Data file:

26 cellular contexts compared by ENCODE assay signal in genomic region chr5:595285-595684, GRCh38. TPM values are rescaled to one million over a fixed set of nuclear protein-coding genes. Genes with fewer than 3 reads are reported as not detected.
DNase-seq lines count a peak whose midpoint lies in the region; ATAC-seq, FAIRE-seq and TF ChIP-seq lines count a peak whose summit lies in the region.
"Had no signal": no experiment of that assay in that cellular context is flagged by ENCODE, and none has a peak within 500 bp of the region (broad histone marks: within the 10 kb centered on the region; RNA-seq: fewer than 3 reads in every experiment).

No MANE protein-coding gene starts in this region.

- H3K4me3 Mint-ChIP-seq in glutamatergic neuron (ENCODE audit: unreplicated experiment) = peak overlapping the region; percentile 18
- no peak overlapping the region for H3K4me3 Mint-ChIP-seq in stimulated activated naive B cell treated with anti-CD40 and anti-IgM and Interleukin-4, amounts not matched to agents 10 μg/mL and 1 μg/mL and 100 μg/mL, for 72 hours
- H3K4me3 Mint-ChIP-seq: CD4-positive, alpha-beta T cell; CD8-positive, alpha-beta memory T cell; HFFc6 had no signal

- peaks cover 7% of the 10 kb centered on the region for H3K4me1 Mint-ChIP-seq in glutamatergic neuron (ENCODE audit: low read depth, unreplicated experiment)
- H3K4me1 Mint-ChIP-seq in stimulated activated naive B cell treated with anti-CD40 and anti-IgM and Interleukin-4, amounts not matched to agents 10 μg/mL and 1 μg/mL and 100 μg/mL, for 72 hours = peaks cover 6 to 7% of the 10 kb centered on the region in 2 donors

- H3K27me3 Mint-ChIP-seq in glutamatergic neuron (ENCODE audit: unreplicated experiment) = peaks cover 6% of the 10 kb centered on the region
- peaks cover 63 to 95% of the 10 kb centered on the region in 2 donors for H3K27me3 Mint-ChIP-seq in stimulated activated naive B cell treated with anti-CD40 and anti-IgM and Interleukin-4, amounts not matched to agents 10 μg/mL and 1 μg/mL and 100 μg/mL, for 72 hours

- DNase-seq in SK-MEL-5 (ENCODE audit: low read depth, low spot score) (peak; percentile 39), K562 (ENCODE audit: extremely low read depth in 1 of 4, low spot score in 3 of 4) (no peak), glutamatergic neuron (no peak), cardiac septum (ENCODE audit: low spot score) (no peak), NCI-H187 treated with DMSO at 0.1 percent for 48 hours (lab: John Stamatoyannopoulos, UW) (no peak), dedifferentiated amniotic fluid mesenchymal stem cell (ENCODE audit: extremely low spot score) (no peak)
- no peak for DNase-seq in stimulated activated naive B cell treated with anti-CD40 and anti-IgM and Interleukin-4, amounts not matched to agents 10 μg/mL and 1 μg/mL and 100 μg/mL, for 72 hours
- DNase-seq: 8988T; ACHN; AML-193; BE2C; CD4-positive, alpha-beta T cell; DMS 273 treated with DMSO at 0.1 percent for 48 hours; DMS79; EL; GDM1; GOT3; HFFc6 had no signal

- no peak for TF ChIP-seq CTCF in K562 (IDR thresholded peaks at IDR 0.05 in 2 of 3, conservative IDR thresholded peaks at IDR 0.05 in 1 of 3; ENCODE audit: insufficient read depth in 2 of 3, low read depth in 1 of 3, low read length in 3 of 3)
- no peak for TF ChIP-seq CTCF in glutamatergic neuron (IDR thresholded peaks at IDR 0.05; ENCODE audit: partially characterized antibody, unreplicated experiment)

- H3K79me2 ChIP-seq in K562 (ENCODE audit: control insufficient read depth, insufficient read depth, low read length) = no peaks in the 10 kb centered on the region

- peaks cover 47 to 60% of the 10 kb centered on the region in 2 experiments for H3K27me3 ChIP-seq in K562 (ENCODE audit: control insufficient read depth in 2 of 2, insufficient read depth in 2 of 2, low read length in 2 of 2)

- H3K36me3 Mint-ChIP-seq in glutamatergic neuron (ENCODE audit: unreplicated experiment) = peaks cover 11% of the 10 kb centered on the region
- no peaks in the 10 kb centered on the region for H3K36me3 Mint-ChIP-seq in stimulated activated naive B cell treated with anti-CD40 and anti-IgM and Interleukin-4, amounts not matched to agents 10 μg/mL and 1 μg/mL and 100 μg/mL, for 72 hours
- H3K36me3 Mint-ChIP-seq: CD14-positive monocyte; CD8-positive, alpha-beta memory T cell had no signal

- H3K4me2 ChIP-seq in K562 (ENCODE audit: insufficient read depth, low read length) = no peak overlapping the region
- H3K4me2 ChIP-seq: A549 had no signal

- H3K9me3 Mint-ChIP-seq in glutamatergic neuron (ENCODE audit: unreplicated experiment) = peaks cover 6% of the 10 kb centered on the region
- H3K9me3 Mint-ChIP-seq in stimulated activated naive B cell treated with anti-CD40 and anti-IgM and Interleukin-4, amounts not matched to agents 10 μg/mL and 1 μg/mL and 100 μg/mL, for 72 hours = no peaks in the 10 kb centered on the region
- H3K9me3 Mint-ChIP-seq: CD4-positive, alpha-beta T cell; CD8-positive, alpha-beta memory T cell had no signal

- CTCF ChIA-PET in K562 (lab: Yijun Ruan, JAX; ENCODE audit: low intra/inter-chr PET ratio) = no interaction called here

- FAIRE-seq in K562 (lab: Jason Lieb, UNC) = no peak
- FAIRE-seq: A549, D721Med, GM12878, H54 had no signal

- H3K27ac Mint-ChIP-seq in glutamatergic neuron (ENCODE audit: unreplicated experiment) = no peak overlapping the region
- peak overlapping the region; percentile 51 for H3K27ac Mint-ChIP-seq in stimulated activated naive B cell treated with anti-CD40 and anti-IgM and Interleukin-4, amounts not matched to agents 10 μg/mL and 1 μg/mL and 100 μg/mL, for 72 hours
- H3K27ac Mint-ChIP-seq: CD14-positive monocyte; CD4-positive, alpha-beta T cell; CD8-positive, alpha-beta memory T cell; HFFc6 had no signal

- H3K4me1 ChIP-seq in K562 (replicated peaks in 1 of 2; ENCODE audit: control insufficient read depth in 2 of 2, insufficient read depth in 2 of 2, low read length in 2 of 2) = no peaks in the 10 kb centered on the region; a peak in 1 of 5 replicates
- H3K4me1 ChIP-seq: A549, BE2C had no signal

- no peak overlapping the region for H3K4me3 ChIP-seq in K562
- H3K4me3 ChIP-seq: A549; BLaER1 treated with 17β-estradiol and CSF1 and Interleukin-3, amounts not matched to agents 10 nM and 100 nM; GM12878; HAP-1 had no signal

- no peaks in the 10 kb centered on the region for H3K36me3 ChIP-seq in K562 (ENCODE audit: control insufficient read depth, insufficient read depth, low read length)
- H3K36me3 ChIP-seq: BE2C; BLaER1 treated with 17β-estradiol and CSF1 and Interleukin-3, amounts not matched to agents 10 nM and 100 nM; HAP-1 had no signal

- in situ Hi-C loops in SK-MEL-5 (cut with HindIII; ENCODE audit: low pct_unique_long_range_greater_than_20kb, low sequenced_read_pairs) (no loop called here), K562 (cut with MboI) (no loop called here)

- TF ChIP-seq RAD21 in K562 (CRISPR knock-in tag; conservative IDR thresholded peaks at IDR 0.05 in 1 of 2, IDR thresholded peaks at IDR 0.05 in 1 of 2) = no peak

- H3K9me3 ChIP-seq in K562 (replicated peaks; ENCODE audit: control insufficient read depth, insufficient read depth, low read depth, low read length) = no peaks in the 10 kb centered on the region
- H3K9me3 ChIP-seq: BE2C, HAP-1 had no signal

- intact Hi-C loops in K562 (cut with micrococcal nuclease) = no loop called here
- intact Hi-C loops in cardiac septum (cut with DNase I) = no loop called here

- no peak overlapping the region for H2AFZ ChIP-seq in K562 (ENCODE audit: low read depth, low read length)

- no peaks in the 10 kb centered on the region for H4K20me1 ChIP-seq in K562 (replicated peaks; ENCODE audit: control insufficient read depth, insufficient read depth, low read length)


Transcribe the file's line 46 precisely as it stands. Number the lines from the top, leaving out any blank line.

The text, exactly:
- no peaks in the 10 kb centered on the region for H4K20me1 ChIP-seq in K562 (replicated peaks; ENCODE audit: control insufficient read depth, insufficient read depth, low read length)